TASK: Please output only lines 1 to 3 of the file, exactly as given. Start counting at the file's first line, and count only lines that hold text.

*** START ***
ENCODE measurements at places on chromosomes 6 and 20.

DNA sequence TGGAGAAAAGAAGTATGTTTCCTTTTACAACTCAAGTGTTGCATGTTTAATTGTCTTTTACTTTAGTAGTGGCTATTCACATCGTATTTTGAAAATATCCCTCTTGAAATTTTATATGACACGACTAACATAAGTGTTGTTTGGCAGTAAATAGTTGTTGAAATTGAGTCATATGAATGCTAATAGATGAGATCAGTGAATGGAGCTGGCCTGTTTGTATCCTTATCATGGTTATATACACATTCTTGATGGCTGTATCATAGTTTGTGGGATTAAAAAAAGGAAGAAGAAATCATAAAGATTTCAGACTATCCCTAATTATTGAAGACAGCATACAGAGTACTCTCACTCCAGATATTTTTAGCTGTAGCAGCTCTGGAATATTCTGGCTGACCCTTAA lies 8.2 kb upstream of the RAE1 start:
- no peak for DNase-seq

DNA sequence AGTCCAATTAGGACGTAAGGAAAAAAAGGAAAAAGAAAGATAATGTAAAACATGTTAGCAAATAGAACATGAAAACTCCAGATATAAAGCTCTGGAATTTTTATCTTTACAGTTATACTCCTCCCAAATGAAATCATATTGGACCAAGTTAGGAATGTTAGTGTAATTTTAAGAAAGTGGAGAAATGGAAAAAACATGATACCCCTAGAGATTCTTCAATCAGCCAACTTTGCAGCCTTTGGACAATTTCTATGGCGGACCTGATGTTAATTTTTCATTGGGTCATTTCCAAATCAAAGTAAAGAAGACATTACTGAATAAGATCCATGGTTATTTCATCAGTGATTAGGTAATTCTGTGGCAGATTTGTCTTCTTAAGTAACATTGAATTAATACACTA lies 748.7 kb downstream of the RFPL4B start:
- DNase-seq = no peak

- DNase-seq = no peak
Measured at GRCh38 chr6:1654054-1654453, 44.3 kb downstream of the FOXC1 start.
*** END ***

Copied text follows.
ENCODE measurements at places on chromosomes 6 and 20.

DNA sequence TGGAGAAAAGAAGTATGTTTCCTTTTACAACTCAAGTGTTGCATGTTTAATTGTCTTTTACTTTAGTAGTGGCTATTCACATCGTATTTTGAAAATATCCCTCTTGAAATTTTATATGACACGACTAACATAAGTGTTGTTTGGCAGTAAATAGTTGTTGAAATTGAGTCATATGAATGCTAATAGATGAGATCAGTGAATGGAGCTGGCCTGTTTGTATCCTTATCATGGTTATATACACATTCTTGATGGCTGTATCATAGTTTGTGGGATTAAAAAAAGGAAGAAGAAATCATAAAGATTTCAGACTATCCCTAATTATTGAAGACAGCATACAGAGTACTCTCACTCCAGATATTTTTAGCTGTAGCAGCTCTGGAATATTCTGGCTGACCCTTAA lies 8.2 kb upstream of the RAE1 start:
- no peak for DNase-seq